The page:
Brain path for tricky tumors

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A new tool is allowing doctors better access to those hard-to-reach sections of the brain, using a minimally-invasive approach to remove lesions. (KFSN)

Neurosurgeons have long considered tumors in deep areas of the brain inoperable, giving patients very few treatment options, and often, little hope. A new tool is allowing doctors better access to those hard-to-reach sections of the brain, using a minimally-invasive approach to remove lesions.

Bob Benner, 53, loves taking an active role in his son's sports. Right now Bob is sidelined, recovering from a life-threatening condition.

"Pounding headaches, the sun hurt. Hit a bump in the car, it hurt. Headaches all the time," Bob Benner told ABC30.

Doctors diagnosed Bob with cancer in his back, and another tumor deep in his brain. The idea of brain surgery was frightening.

"Are you going to be able to talk afterwards? Walk?" said Benner. "Are you going to lose your sight?"

A new tool is now giving surgeons options where none had existed before. The brain path allows doctors to reach deep areas in the brain, without disturbing critical nerves and tissues. Using computerized mapping of the brain, surgeons make a small opening, and insert the tube.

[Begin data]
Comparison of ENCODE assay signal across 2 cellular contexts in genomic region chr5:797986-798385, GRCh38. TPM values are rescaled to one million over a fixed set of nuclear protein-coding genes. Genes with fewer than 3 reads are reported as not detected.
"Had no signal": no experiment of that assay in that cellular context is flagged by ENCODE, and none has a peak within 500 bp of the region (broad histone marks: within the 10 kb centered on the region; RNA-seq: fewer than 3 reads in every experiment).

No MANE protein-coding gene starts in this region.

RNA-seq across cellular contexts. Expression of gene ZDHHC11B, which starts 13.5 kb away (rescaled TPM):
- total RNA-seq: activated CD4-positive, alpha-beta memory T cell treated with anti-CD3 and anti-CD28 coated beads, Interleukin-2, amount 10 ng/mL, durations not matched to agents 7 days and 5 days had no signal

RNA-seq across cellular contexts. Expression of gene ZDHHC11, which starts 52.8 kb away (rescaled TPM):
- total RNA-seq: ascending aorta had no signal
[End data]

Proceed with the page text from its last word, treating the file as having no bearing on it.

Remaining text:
"The brain is not a smooth surface, so we then go through one of the valleys of the brain," said Jeroen Coppens, M.D., Department of Neurosurgery specializing in vascular neurosurgery and neurooncology at St. Louis University Hospital.

Doctors can see the tumor using cameras in a port. The brain path also allows doctors to remove the lesion.

Dr. Coppens explained, "The tumors can be anything from the size of a pea to the size of a golf ball."

When doctors remove the tumor and the brain path, the brain tissues move back into place leaving just a small scar.

Bob Benner's cancer is in remission. Now he's looking forward to cheering his son on, next season.

Doctors say the brain path can also be used effectively for patients with hemorrhagic or bleeding stroke, which can result in brain damage, paralysis, or death.

For more information on this report, please contact:

Allison Tabeta
(314) 577-8152
atabeta@slu.edu


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